Network Neutrality and the False Promise of Zero-Price Regulation

Article Source: Yale Journal on Regulation, Vol. 25, pg. 135, 2008
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Time to Read: 2 minute read
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This article asks if proposed “zero-price” net neutrality rules should be imposed on broadband carriers.


Policy Relevance:

“Zero-price” rules, a type of net neutrality regulation, will not generally be necessary to protect broadband consumers and could hinder infrastructure growth. There might be a case for regulating large broadband consumers, such as Google.


Key Takeaways:
  • “Zero-Price” regulation, a proposal to foster network neutrality, would prevent access providers from charging content providers for sending information to consumers.
  • There are two main methods, exclusion and extraction, employed by access providers that are thought to justify “zero-price” regulation. However, the author argues that neither of the methods raises enough concern to warrant the “zero-price” regulation that some commentators advocate for.
  • Exclusion, where the access provider takes action that inhibits one application’s success in comparison to another, is one of the methods used that causes a call for “zero-price” regulation. However, these concerns are not valid, especially because antitrust law already protects many of the exclusion fears.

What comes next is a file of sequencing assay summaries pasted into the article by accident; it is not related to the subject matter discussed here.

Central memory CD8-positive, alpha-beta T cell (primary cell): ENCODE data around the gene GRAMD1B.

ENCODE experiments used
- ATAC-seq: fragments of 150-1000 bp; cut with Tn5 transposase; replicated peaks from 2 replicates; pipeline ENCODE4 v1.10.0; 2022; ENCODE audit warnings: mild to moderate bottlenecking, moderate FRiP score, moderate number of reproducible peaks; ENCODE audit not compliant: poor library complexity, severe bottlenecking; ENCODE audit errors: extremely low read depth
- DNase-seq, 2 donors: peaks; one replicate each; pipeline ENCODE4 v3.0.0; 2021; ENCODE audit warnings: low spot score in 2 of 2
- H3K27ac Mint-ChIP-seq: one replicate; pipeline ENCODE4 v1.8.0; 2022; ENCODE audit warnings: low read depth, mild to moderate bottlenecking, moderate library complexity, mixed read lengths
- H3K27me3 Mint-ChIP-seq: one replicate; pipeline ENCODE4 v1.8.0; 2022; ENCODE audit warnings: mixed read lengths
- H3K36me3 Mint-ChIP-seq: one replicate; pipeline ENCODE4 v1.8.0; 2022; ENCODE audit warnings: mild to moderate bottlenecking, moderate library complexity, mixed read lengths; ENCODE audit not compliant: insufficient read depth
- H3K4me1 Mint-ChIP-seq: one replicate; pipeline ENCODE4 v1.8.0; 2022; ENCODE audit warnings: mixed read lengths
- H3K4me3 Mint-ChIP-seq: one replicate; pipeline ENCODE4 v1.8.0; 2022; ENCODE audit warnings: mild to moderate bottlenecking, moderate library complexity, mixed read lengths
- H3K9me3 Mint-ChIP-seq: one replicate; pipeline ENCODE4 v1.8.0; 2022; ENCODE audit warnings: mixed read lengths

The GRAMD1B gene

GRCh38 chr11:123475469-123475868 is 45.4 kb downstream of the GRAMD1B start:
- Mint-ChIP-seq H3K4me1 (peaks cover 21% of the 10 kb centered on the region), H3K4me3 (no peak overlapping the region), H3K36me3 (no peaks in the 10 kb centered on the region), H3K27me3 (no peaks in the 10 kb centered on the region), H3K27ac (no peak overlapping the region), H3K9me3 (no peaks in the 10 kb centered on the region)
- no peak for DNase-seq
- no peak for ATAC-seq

• Extraction, where the access provider uses the threat of exclusion against all applications to extract greater profits from them, is the other method that causes a call for “zero-price” regulation. It also fails as a valid cause for concern because extraction costs can be shifted to consumers and because Internet content is often created for non-financial reasons.
  • Generally there is no justification for a “zero-price” regulation due to fears of exclusion or extraction; however, a stronger argument can be made for regulation when socially produced content, such as Wikipedia, is involved.
  • Socially produced content, which is more efficient because of fewer transaction costs, is vulnerable when competing with market-produced content because it cannot afford access fees like market-produced content can. However, this is a narrow exception and only applicable to the limited amount of socially produced content that warrants protection.
  • There is generally no economic justification for “Zero-Price” regulation, and attention ought to shift toward large content providers, such as Google, who may be more apt to exclude or extract due to bargaining power and position.



C. Scott Hemphill

About C. Scott Hemphill

Scott Hemphill is a professor of law at New York University School of Law where his research and teaching examine the balance between innovation and competition set by antitrust law, intellectual property, and other forms of regulation. His recent work considers competition in the pharmaceutical industry (in particular, “pay-for-delay” cases, which was a critical contribution to discourse leading to the Supreme Court’s 2013 decision in FTC v.